Monthly Archives: November 2012

Thanksgiving Tips

Courtesy of Google Images

Happy Thanksgiving everyone! I know I have an extremely long list of things that I’m grateful for, and though I’d love to share them with you, that’s not my intention for this post. Instead, I want to focus on giving you some tips to make the holidays easier. You can keep these in mind for next year.

Mom and I are in charge of cooking dinner every year, and we know that sometimes it’s more challenging for us. We want to enjoy the holidays too, without pain and without feeling completely wiped out. We only have to cook for 6 people this year, but you can use these tips no matter what size your family is.
Make sure you get some help. Mom and I have to work together to get things done. If either one of us had to do everything by ourselves then there wouldn’t be a dinner at all. As much of a Type A personality as you might have, admit to yourself that you can’t do it alone. Get some helpers that can take care of chopping onions, mixing cake batter or pie fillings, or even just handle the cleanup.

Get a head start. We always begin our food prep the night before. For example, I make stuffed mushrooms as an appetizer every year. I make the stuffing the night before and keep it in the fridge until the next day when I’m ready to bake the mushrooms. We also make the pies, blanch the cauliflower, and peel the turnips. This way, we can take more breaks in between cooking to rest and don’t have to worry about running around like lunatics to get everything done.

Alternate tasks. After standing over a stove for long periods of time, the pain in my back becomes unbearable. To prevent this, I keep switching tasks. Alternate between things that require you to be in front of the stove and things that can be done while sitting. For me, this meant working on the cooking part of a cheesecake and then sitting down and taking the stems off of my mushrooms. If you’re done with food prep and have a high stool, it’s sometimes helpful to sit by the stove while you’re cooking.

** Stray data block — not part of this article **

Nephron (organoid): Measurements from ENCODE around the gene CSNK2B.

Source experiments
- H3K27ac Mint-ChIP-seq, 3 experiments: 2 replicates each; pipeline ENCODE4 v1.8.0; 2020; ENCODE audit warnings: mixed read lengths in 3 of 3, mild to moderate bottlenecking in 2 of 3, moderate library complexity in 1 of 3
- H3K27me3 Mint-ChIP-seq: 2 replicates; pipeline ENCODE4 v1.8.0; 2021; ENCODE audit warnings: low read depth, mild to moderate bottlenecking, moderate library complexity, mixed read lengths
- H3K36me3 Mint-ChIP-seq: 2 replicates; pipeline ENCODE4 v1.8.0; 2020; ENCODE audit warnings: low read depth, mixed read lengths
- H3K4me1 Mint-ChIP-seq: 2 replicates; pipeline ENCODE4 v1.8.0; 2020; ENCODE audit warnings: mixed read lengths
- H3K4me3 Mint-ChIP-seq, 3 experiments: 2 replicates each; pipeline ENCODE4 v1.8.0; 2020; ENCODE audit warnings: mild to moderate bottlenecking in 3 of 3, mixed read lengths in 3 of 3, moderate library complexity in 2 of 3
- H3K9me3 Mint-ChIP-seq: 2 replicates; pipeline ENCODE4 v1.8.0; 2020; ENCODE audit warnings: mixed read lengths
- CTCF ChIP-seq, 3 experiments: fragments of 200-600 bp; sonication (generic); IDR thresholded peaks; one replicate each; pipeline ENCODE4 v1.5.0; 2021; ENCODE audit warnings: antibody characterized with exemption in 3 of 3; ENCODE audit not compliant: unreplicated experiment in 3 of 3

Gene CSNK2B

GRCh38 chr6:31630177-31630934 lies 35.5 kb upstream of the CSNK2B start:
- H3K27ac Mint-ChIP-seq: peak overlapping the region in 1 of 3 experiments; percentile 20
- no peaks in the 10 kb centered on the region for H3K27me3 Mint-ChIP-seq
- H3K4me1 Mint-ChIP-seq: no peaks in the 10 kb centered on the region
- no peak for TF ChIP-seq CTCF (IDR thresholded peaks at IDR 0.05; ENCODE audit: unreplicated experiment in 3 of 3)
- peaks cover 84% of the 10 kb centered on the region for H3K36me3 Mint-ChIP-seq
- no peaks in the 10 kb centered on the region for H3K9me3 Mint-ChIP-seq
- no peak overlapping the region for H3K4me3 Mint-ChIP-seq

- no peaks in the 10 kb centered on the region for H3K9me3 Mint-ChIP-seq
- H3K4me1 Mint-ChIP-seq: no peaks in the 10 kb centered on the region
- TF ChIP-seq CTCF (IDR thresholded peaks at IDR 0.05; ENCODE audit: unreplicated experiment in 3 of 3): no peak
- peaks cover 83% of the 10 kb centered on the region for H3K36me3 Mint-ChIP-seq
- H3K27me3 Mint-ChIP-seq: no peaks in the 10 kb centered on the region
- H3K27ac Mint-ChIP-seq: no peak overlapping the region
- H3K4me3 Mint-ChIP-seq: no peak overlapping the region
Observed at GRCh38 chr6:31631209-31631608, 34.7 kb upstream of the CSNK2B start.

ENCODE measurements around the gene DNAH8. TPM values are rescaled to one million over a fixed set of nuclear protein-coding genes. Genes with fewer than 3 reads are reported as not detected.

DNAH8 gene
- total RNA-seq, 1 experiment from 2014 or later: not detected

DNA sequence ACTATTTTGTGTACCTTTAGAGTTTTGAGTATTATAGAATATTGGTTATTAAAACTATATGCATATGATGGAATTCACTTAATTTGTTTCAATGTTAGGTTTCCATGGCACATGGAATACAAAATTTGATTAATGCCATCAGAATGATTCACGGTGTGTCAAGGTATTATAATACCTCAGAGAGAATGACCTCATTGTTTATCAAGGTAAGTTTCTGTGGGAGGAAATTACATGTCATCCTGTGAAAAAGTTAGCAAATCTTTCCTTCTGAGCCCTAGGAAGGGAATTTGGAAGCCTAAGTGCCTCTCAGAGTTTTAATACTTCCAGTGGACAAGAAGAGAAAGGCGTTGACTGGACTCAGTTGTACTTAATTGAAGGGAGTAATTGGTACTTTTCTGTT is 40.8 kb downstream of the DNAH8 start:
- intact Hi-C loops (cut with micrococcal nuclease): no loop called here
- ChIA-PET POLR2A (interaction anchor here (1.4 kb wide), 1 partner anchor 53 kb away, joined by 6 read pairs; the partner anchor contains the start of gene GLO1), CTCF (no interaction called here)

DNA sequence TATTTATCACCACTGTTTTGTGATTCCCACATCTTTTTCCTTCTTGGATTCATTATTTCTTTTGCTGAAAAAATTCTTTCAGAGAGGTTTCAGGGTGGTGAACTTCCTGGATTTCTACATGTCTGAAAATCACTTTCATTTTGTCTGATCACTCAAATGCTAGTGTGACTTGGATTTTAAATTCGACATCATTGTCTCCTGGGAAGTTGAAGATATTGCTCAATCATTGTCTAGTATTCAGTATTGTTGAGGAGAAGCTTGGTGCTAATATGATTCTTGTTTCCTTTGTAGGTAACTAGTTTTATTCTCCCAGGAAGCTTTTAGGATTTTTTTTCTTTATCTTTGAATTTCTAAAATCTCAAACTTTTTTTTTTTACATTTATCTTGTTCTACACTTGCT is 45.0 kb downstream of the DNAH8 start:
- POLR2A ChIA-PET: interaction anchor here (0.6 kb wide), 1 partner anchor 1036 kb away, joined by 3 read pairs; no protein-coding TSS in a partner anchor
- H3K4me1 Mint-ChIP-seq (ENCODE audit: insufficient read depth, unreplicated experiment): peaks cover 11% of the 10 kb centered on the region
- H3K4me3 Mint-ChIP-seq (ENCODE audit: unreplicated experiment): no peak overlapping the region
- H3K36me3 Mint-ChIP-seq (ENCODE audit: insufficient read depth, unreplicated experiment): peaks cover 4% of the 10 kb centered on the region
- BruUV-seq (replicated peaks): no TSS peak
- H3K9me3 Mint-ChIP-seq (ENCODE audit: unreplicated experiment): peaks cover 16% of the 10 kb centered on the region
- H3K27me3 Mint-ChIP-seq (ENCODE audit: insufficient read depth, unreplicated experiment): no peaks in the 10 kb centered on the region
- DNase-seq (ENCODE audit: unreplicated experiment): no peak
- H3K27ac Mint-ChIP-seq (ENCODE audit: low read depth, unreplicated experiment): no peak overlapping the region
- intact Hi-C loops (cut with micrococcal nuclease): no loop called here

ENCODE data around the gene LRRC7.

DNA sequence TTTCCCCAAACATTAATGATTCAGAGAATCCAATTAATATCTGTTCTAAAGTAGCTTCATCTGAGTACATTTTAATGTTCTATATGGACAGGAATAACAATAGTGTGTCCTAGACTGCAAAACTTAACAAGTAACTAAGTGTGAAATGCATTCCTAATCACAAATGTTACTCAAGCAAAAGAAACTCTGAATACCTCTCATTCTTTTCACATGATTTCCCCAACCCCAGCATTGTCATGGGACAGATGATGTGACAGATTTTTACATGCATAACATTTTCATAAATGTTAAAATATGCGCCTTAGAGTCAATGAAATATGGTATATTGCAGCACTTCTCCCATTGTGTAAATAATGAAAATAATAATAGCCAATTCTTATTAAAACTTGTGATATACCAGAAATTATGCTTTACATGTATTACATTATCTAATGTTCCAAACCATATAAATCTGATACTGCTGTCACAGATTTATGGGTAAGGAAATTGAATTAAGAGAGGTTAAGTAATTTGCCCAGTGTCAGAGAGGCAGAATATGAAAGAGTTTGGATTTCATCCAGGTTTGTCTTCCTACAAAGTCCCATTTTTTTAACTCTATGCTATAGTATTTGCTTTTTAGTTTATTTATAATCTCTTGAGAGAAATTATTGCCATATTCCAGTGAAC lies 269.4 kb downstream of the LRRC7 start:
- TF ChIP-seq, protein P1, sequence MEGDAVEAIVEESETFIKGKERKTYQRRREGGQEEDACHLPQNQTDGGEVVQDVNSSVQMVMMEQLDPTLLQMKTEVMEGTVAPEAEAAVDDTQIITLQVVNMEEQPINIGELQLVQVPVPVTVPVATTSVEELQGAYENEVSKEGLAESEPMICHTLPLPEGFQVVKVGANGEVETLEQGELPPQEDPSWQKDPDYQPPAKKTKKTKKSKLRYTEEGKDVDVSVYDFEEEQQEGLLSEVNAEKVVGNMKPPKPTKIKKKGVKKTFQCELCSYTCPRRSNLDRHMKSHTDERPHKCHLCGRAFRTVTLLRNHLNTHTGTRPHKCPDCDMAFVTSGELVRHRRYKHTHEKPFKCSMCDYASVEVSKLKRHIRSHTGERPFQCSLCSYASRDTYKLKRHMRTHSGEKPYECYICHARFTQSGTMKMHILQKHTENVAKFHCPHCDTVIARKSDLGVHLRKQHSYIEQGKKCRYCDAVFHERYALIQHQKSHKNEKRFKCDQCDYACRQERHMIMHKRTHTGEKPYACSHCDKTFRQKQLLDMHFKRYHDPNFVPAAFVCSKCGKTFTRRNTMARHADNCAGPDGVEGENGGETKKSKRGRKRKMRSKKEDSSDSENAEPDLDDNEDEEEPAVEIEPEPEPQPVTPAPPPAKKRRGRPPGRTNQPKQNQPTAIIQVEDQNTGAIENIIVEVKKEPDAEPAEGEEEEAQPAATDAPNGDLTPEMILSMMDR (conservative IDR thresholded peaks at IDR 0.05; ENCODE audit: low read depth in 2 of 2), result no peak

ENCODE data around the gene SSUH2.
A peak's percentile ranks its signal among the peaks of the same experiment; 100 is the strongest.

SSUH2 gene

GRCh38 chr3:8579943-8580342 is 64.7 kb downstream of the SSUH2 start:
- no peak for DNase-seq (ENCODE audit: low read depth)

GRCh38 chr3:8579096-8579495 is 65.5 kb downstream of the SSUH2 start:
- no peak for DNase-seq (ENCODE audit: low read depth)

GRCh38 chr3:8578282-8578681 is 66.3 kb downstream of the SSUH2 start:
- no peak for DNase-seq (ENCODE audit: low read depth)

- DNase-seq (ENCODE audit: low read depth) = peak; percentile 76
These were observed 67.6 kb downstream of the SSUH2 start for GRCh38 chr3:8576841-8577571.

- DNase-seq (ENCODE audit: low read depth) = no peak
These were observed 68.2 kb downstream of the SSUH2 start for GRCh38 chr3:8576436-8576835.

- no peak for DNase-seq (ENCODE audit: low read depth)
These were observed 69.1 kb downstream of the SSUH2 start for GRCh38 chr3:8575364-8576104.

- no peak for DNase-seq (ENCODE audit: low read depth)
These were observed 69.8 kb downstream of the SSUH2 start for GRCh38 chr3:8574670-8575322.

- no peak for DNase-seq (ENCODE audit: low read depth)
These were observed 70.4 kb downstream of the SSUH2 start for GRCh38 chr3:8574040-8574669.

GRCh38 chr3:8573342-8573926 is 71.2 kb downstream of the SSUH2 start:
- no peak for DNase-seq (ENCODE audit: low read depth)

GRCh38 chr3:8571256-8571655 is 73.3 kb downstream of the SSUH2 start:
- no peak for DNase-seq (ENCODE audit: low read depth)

Use cooking gadgets. Everyone makes fun of me for having a Slap Chop, but it’s honestly the

Courtesy of Google Images

greatest invention ever. My fingers begin to lock up if I try to mince garlic or onions for longer than 5 minutes. Plus, the arthritis is bad in my fingers and makes chopping things more awkward. Get pans that have two handles so that you can lift with both hands and take weight off your joints. User blenders and food processors whenever possible. Get knives specifically designed for people with arthritis. Electric can opens are essential as well. There are many stores that sell these gadgets, but you can check here as well.

Don’t stress. I always have a flare when I’m stressed out. Know you’re limits, and don’t panic if you can’t do “better” than them. If cooking is too much for you, opt to go elsewhere for dinner instead of taking on the responsibility yourself. The point of a holiday is to enjoy time with friends and family, and you won’t be able to do that if you tire yourself out before dinner even begins.